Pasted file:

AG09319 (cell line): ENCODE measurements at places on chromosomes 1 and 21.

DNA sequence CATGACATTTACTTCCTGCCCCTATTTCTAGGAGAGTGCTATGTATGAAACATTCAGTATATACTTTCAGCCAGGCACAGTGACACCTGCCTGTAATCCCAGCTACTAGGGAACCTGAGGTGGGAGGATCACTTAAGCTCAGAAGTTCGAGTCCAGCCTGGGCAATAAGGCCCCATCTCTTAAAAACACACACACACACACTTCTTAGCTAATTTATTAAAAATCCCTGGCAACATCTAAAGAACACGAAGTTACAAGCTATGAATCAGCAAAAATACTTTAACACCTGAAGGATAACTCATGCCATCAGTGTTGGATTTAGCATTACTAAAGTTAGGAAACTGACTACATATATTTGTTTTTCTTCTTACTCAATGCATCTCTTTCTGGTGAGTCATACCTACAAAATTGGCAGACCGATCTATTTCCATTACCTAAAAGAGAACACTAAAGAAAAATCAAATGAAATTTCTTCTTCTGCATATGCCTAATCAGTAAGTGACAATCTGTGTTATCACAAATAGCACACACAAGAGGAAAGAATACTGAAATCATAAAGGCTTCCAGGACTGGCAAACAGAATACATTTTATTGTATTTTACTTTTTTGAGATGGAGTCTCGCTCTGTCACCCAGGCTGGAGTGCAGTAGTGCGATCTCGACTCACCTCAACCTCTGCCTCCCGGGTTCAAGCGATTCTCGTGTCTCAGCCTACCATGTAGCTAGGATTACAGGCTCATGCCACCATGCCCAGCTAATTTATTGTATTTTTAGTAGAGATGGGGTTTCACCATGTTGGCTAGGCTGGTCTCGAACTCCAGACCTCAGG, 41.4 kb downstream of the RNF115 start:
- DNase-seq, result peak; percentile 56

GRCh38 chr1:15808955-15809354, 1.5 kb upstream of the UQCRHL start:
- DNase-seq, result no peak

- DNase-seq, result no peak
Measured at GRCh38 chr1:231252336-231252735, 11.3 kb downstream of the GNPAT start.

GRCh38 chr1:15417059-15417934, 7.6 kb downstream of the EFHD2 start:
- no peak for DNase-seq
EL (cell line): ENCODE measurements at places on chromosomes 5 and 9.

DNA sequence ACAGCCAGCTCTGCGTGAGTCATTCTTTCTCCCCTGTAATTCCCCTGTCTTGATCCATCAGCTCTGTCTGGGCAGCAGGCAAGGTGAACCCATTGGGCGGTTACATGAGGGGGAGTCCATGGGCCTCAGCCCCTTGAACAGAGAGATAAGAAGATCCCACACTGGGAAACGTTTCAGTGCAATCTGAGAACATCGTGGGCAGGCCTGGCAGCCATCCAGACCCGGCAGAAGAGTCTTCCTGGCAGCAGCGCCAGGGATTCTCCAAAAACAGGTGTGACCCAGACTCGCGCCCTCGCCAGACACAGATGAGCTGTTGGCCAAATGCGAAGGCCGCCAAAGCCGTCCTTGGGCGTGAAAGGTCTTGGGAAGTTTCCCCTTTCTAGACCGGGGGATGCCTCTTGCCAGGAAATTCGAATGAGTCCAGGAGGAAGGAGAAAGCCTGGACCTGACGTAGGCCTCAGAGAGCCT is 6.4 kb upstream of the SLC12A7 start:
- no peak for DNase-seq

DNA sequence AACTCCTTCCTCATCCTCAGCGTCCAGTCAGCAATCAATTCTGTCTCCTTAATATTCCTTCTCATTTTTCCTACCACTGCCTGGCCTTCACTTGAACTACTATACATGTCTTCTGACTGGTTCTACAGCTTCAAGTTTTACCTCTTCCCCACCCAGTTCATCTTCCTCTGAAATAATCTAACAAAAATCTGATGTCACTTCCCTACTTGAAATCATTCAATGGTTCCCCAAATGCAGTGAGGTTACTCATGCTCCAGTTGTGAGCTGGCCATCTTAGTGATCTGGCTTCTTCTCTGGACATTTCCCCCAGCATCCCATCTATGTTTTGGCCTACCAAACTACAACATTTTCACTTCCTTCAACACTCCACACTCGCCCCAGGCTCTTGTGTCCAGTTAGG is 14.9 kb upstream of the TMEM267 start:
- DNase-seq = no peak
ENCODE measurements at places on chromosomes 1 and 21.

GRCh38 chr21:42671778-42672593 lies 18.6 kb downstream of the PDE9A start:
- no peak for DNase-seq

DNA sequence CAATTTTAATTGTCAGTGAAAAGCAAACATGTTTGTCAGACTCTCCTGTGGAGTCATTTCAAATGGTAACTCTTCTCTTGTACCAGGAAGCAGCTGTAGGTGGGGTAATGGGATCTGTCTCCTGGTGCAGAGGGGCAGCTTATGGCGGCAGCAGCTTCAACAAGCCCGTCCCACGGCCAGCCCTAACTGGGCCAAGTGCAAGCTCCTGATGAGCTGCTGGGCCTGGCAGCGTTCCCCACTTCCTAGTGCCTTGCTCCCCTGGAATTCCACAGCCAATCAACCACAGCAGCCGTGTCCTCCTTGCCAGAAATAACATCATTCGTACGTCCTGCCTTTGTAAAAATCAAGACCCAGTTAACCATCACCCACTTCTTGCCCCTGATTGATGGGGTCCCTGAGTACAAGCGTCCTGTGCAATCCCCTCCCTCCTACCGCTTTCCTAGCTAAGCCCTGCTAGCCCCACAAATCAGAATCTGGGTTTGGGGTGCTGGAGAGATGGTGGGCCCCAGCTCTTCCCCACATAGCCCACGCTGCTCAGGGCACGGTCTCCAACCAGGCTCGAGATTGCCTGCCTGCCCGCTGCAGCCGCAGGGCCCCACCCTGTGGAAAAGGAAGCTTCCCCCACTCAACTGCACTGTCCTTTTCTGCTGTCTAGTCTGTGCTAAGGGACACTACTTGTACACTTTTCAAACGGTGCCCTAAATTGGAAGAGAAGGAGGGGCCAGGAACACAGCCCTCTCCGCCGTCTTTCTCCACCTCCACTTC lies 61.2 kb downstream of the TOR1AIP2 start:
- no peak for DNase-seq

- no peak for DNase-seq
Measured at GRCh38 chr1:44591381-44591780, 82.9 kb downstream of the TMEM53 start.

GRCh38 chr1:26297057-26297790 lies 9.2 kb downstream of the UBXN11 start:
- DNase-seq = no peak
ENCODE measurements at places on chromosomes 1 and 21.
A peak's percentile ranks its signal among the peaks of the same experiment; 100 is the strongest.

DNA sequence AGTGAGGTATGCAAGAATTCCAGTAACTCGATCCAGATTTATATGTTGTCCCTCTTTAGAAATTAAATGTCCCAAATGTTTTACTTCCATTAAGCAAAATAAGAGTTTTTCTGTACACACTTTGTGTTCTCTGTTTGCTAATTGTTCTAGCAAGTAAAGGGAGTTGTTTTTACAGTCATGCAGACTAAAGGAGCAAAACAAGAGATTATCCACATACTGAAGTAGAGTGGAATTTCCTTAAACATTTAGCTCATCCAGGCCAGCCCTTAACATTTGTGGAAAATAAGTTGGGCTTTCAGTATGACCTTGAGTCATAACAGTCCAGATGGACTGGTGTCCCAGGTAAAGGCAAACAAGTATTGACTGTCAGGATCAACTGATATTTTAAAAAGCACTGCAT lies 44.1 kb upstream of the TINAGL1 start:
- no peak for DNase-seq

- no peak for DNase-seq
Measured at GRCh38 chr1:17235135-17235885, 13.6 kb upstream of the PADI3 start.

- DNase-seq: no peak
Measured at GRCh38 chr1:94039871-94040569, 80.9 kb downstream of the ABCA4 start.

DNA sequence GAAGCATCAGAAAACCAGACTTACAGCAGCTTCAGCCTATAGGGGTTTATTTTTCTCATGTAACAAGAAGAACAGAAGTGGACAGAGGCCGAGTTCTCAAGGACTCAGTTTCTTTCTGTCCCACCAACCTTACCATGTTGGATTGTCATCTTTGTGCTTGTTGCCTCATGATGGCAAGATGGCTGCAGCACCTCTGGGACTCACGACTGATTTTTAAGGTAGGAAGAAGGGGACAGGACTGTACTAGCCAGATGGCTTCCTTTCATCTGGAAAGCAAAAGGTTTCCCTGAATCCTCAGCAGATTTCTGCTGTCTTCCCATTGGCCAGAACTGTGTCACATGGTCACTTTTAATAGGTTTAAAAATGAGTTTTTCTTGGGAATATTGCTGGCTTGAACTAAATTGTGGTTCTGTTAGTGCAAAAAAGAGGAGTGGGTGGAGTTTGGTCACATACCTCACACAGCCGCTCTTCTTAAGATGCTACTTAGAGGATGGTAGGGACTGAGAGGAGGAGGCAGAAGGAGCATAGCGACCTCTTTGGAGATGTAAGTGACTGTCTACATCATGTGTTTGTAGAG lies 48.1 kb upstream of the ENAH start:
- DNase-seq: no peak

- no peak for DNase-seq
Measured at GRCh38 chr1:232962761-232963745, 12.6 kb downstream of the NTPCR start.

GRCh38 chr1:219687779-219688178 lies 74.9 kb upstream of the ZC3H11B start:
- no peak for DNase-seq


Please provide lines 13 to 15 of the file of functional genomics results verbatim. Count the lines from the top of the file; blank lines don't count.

DNA sequence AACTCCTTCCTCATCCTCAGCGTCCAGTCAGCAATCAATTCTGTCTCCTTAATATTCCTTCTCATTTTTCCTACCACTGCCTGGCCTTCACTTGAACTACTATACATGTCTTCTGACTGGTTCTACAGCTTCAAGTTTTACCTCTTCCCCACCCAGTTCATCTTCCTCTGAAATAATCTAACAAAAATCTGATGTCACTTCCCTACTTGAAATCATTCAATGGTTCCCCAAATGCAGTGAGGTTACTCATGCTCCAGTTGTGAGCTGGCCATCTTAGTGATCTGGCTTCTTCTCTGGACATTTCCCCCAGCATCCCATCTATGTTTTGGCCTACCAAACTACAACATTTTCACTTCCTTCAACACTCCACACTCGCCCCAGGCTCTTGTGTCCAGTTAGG is 14.9 kb upstream of the TMEM267 start:
- DNase-seq = no peak
ENCODE measurements at places on chromosomes 1 and 21.